|Title|| GCF: Signing of legal agreement broadens Indian scope of climate action|
|Date||2017-07-31 PM 3:24:28||Hit||313|
The Green Climate Fund has strengthened momentum to tackle climate change in the second most populace nation by signing a key agreement with GCF’s first accredited Indian bank.
The signing by India’s National Bank for Agriculture and Rural Development (NABARD) of an Accreditation Master Agreement (AMA) enhances this leading bank’s role in channeling GCF finance across India.
Welcoming the AMA signing, Indian Environment Minister Dr Harsh Vardhan reiterated India’s commitment to address climate change and said his country can do more, with finance and other support.
In emphasizing that GCF support should consider India’s development priorities, the Minister said “we need to take cognisance of our population size and income inequality, and cannot ignore the basic requirement of electricity, housing, and food for the poor.”
AMAs are central to GCF’s partnerships with Accredited Entities, which propose and implement GCF-approved projects, as they set out the basic terms and conditions for financial disbursement. GCF approved NABARD as India’s first direct access Accredited Entity in 2015. These type of Accredited Entities are nominated by developing country governments to engage directly with GCF.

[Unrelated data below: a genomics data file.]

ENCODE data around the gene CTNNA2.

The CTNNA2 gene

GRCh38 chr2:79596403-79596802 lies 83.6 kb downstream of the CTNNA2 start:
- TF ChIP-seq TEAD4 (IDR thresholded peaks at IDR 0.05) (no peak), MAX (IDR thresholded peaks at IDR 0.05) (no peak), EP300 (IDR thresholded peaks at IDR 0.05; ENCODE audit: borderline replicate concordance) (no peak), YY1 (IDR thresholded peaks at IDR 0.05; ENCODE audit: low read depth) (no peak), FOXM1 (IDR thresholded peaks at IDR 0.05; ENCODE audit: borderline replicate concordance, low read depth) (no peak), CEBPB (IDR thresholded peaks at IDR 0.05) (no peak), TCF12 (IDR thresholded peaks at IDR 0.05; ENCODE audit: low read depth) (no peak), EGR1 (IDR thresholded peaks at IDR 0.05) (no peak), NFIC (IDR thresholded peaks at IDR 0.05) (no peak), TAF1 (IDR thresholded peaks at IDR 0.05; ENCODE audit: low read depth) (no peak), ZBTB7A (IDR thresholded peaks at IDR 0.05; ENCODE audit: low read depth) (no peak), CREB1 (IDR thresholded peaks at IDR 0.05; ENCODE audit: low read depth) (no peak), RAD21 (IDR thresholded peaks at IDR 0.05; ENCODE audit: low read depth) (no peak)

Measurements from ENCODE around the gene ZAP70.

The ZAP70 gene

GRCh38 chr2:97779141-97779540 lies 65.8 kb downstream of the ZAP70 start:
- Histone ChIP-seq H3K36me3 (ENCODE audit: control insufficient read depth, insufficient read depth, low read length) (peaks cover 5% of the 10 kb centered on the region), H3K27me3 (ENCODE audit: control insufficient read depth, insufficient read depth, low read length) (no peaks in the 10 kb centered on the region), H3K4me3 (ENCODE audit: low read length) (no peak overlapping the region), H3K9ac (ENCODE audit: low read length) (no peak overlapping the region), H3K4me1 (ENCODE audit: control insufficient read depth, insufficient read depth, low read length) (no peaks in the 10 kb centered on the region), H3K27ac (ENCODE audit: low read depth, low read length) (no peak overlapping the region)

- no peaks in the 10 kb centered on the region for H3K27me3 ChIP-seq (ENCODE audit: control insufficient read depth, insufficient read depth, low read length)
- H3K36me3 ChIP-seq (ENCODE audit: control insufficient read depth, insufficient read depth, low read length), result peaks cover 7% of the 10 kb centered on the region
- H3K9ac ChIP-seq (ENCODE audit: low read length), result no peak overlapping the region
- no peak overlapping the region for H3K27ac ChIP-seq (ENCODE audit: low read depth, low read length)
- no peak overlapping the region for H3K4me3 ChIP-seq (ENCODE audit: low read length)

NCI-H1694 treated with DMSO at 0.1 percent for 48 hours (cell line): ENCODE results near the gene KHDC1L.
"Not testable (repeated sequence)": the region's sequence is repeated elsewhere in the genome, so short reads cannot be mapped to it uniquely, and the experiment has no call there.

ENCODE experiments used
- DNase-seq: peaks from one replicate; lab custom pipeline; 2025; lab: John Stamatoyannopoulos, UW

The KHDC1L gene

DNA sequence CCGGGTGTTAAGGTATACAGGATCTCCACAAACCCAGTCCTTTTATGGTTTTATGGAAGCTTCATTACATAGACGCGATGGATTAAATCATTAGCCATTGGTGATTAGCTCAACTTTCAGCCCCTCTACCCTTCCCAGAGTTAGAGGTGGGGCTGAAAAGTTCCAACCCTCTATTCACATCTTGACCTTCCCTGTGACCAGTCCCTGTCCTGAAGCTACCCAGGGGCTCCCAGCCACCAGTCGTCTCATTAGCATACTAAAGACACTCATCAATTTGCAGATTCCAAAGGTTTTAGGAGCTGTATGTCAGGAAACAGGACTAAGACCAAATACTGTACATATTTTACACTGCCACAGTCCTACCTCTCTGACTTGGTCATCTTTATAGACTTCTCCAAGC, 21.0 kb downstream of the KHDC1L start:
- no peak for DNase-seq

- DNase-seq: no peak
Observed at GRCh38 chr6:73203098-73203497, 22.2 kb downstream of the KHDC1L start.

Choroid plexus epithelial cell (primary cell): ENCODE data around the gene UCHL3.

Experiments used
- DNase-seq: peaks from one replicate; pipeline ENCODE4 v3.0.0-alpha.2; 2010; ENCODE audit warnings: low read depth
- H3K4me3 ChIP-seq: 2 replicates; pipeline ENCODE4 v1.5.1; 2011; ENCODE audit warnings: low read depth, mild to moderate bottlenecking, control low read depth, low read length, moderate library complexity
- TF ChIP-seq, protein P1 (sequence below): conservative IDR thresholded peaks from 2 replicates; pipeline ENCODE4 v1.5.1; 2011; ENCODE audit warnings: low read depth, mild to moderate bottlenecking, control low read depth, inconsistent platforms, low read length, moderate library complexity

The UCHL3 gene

NABARD Chairman Harsh Kumar Bhanwala said the strengthening of GCF-NABARD ties by the AMA signing on Thursday in New Dehli will “result in climate action at scale in India with a global demonstration value.”
‘India’s commitments to the Paris Agreement - such as the clean energy target and our adaptation needs around water security, agriculture and ecosystems - offer significant opportunities for NABARD to partner with GCF,” he added.
GCF Executive Director Howard Bamsey said India has been acknowledged as a strong proponent of climate change action, and that GCF looks forward to greater engagement with the country as a crucial piece of the global climate challenge.
NABARD, currently managing USD 54 billion in assets, has given increasing prominence to climate change since it was formed in 1982 to promote sustainable and equitable agriculture by extending credit to India’s farmers.
GCF has already approved one project proposed by the bank to enhance the resilience of communities in the east Indian state of Odisha, by enhancing ground water reserves and using solar pumps to irrigate crops.
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